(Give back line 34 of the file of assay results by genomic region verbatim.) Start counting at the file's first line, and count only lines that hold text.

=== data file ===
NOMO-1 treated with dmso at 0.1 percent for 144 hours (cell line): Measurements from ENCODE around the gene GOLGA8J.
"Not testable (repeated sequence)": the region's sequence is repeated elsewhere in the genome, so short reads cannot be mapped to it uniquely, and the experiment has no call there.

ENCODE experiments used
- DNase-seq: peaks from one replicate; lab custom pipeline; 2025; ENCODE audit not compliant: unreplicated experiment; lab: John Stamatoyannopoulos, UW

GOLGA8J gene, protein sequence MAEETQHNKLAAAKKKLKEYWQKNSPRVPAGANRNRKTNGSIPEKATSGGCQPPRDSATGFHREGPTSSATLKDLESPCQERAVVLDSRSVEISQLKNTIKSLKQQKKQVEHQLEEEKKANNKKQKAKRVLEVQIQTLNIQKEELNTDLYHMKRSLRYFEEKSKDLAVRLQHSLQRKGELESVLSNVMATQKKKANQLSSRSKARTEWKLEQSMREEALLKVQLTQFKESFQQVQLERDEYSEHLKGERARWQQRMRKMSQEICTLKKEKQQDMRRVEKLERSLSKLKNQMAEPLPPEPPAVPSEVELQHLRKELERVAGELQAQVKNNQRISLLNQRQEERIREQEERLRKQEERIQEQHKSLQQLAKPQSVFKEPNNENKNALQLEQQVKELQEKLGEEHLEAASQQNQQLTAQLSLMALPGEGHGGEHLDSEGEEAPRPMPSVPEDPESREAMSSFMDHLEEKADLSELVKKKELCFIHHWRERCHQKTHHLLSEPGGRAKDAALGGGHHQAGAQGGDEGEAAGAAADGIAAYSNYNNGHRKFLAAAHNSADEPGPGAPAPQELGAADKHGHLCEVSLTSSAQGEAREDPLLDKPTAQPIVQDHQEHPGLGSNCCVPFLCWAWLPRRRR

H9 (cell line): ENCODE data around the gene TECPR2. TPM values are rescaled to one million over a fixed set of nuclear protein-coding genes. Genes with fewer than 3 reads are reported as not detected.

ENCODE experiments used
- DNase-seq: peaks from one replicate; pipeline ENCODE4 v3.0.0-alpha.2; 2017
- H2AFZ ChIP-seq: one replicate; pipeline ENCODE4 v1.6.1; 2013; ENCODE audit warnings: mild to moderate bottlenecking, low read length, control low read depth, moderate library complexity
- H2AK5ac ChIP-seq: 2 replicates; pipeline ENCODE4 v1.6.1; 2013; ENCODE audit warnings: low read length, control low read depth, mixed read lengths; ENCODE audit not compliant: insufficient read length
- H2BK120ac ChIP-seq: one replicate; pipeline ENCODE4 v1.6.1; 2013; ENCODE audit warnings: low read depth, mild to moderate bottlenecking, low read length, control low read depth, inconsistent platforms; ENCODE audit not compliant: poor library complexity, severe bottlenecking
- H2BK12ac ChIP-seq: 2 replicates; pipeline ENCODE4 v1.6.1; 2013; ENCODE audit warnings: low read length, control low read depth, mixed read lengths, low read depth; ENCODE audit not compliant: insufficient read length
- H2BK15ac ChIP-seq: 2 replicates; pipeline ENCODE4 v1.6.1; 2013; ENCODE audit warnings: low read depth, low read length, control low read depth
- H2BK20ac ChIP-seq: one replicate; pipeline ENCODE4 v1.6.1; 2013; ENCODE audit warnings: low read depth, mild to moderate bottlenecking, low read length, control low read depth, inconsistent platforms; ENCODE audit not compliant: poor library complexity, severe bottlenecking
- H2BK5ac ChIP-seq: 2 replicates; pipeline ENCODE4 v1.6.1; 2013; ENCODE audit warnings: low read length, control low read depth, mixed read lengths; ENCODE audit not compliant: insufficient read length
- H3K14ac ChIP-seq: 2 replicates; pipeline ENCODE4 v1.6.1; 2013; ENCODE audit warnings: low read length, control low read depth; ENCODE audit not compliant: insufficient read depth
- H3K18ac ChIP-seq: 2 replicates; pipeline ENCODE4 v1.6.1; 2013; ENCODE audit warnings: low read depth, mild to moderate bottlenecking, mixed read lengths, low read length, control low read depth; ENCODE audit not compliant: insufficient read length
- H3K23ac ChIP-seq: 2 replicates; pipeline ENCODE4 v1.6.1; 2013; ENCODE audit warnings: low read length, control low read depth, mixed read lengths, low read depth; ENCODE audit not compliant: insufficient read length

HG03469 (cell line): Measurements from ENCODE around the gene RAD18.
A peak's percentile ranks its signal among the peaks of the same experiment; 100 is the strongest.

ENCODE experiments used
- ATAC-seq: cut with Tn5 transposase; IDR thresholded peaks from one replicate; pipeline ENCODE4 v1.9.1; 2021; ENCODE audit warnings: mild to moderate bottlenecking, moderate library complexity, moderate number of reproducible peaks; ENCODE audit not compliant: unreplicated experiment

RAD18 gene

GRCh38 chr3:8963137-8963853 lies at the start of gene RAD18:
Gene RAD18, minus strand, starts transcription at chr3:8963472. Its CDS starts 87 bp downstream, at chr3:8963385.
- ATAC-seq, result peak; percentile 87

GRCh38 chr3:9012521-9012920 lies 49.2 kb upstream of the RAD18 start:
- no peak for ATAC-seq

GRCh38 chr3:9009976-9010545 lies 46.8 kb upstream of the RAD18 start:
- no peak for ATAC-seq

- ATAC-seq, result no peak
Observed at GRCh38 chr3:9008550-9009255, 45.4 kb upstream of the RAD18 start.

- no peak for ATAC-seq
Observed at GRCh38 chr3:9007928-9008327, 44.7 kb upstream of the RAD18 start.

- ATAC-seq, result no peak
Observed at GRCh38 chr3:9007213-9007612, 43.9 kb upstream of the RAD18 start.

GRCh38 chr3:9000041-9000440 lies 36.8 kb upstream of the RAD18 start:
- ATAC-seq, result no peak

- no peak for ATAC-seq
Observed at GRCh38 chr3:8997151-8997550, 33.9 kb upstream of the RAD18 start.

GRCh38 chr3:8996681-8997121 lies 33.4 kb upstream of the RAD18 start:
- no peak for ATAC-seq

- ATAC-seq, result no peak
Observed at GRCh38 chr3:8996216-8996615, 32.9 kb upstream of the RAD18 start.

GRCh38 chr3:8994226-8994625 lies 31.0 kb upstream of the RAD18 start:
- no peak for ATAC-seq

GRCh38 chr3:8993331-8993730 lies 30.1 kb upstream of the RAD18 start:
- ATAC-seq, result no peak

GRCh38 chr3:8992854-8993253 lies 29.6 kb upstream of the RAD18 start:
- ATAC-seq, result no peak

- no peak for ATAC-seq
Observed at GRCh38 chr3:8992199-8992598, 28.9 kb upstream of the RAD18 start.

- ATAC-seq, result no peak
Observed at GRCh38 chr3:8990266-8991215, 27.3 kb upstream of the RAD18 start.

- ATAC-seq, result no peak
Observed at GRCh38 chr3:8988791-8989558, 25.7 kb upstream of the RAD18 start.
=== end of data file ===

Observed at GRCh38 chr3:9007928-9008327, 44.7 kb upstream of the RAD18 start.